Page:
While I openly appreciate that I am far beyond the target demographic for this Primary school-skewed prequel detailing how a lonely and underprivileged woodcutter’s son grew up into the magical gift-giving, mince pie-munching Father of the festive season, I was on the lookout for an easy Christmas read to get me in the spirit. This much-applauded “future Classic” (as broadcaster-cum-novelist Simon Mayo hailed it) from the Number One Bestselling author of The Runaway Troll sounded like the perfect pick.

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Bridget Jones’s Baby: The Diaries (Book Review)

Written by: Helen Fielding, 2016

Published in the UK by: Jonathan Cape

217 pages


 

Image result for bridget jones's baby novelBACK WITH A BUMP

Squished betwixt first sequel The Edge of Reason (1999) and 2013’s hugely successful – and for some, highly contentious – comeback Mad About the Boy in Bridget’s flitting and flighty chronology, this companion novel to Universal Pictures/Working Title’s new hit film (which I reviewed HERE) is a warm, gigglesome and agreeable, if threadbare, read, inspired by Helen Fielding’s newspaper columns published in The Independent.

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Fire Witch (Book Review)

Written by: Matt Ralphs, 2016

Published in the UK by: Macmillan Children Books

Pages: 276


Image result for fire witch book

NO ORDINARY GIRL

In the Acknowledgements at the rear of Matt Ralphs’ recent sequel to his 2015 breakout hit, Fire Girl (which I reviewed HERE), the blossoming children’s author openly acknowledges the “breakneck speed” at which his editors at Macmillan Children’s Books dictated he write the follow up. Whereas he was able to spend close to five years “scribbling feverishly” on his debut during his spare time, following a publication deal he had a turnaround period of just one-fifth of that time in which to spin a successive yarn.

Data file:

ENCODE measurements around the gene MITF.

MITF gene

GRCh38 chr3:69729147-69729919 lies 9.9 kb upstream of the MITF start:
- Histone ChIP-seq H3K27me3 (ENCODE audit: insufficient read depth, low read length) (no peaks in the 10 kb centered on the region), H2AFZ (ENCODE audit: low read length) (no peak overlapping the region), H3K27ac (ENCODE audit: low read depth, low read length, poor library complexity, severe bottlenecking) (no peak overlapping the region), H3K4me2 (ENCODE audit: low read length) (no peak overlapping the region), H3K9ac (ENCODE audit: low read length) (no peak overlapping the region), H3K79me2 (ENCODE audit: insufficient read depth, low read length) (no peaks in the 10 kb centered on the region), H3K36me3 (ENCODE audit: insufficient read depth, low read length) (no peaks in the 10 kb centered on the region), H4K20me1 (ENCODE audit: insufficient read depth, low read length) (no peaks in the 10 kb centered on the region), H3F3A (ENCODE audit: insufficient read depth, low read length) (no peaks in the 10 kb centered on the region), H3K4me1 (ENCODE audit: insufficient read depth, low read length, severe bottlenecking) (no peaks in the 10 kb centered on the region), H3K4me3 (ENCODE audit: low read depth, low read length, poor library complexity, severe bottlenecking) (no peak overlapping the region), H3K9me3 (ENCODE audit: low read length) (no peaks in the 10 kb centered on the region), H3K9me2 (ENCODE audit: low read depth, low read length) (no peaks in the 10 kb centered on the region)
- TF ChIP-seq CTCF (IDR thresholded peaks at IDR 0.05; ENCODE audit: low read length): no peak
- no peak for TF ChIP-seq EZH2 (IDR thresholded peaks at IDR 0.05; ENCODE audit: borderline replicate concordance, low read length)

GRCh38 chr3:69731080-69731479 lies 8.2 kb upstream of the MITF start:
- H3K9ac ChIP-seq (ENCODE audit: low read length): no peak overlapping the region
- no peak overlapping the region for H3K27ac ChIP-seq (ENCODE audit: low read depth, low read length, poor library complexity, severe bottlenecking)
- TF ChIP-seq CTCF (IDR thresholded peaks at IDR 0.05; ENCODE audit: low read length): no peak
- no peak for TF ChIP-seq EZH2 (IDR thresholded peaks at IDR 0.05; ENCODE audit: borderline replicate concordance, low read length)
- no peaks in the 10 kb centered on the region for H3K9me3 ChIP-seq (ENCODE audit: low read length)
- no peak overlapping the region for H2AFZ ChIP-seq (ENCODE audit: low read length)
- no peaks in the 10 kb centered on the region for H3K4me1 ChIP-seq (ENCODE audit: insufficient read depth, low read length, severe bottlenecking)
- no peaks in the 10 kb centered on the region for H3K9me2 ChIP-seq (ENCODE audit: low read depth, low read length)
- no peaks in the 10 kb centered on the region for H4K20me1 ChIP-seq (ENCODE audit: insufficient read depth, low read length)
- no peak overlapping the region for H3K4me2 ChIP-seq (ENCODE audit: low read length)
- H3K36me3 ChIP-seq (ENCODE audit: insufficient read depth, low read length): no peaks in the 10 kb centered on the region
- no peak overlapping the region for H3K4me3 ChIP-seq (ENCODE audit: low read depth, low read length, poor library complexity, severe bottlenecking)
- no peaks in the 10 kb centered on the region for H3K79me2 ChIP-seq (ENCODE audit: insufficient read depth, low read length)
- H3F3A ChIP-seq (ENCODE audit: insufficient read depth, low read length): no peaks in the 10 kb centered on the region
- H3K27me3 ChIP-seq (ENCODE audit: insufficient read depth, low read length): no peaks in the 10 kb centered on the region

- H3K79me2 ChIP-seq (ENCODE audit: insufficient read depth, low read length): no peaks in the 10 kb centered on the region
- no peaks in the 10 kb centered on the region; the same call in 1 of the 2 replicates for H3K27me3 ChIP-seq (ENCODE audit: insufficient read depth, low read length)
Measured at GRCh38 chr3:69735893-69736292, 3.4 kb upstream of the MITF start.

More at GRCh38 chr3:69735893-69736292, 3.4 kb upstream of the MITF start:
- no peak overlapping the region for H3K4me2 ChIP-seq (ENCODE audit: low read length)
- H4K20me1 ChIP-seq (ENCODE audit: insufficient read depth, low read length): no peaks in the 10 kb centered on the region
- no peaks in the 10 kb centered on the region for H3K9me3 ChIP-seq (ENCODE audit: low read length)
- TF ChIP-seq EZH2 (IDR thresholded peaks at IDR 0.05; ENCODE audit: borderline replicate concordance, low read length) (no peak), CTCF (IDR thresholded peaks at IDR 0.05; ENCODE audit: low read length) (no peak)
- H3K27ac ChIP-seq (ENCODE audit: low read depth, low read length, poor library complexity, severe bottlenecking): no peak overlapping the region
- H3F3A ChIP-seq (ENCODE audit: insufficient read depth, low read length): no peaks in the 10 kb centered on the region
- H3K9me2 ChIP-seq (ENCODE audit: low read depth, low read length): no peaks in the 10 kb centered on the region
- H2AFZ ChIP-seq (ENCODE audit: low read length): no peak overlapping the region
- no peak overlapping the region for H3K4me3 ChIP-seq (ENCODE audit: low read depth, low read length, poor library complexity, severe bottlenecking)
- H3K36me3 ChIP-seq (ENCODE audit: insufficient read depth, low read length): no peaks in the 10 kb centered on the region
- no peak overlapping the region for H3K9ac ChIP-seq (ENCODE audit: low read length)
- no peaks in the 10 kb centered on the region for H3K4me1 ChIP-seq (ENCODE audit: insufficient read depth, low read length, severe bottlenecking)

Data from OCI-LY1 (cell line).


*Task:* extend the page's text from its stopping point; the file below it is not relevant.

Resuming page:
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The Pier Falls (Book Review)

Written by: Mark Haddon, 2016

Published in the UK by: Jonathan Cape/Penguin Random House

Pages: 347


From the historical disaster account of the titular tale to quasi-supernatural psychological horror (“Wodwo”) via tragic almost-romances (“Bunny”, “The Weir”), this selection of nine short stories from the pen of The Curious Incident of the Dog in the Night-time scribe Mark Haddon must be commended for the astounding diversity of their perspectives and authorial voices – even if they don’t necessarily sit well alongside one another in this recent hardback collection from Jonathan Cape.

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Star Wars Battlefront: Twilight Company (Book Review)

Written by: Alexander Freed

Published in the UK by: Century, 2015

397pages


 

WARS OF THE WORLDS

Set between A New Hope and The Empire Strikes Back in a post-Death Star, Vader-aware universe, Dragon Age comic author Alexander Freed does an admirable job of encapsulating the galaxy-wide scale of the fight against the Imperial Empire in this dense and often introspective companion story to last November’s hotly-anticipated Electronic Arts multi-player action shooter reboot, Star Wars Battlefront.